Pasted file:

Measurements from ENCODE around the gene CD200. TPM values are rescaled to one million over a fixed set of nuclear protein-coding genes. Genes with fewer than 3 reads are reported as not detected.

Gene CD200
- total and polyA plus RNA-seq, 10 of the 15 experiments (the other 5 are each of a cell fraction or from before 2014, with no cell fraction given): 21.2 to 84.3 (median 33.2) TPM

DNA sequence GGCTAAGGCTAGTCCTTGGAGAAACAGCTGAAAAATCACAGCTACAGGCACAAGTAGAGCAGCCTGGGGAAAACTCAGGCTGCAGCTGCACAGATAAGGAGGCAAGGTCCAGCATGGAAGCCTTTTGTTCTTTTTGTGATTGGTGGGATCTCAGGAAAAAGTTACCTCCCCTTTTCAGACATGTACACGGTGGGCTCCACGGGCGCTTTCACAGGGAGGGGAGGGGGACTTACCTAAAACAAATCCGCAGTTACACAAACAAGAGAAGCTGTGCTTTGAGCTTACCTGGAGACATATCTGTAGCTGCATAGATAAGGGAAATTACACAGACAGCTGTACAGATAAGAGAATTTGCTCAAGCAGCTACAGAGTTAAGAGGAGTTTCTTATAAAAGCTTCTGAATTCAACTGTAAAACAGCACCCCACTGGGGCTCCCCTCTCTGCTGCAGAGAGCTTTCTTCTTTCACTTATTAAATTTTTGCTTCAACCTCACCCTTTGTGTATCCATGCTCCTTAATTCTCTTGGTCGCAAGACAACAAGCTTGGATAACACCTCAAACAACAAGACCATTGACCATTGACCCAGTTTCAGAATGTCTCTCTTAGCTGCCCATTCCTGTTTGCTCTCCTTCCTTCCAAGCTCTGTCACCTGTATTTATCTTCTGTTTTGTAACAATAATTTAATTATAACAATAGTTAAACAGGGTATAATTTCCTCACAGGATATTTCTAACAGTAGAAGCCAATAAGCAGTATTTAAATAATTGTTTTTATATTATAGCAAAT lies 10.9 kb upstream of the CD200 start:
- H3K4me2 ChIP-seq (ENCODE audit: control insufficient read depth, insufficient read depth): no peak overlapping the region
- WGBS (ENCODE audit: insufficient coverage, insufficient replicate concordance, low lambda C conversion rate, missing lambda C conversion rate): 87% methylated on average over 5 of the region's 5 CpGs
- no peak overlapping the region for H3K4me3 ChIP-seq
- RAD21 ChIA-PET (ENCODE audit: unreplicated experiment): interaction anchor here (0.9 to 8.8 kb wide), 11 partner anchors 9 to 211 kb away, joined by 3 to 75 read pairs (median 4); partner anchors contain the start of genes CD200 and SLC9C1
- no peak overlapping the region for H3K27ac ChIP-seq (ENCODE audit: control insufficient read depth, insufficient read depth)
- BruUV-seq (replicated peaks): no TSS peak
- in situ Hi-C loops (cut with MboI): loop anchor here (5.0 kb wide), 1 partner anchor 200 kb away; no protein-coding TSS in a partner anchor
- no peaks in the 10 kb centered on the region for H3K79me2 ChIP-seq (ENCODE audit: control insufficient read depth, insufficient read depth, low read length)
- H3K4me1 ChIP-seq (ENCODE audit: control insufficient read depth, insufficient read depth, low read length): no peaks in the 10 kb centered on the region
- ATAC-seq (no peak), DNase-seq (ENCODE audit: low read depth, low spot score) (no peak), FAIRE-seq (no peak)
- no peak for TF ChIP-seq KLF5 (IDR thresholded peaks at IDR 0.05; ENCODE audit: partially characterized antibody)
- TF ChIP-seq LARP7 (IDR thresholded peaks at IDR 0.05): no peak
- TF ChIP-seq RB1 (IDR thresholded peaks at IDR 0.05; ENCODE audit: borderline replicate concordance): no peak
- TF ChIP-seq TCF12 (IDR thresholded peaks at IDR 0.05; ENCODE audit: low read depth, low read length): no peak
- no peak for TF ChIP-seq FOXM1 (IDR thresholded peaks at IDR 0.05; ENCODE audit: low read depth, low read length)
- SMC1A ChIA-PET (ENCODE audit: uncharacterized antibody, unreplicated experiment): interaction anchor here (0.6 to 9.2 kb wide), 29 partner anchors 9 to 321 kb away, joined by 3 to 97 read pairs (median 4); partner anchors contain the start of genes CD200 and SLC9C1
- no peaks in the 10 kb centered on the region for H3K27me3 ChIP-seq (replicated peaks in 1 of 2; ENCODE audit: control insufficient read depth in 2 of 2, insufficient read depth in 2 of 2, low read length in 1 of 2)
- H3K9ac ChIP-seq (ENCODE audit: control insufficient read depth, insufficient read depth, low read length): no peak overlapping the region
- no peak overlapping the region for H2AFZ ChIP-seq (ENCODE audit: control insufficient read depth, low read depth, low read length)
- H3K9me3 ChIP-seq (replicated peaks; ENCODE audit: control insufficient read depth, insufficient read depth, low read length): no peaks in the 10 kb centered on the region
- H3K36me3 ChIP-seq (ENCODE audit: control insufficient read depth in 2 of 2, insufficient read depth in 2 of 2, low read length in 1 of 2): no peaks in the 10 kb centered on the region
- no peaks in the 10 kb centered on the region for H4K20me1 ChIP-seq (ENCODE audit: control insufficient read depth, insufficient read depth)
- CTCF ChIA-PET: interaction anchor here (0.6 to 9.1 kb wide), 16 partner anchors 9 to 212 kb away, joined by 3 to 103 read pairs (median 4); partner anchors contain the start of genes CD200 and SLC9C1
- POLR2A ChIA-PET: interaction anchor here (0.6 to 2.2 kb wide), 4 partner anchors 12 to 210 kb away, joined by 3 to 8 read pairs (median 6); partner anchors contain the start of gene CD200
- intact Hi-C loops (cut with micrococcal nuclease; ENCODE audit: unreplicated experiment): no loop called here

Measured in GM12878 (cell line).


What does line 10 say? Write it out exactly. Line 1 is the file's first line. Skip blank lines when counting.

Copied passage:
- BruUV-seq (replicated peaks): no TSS peak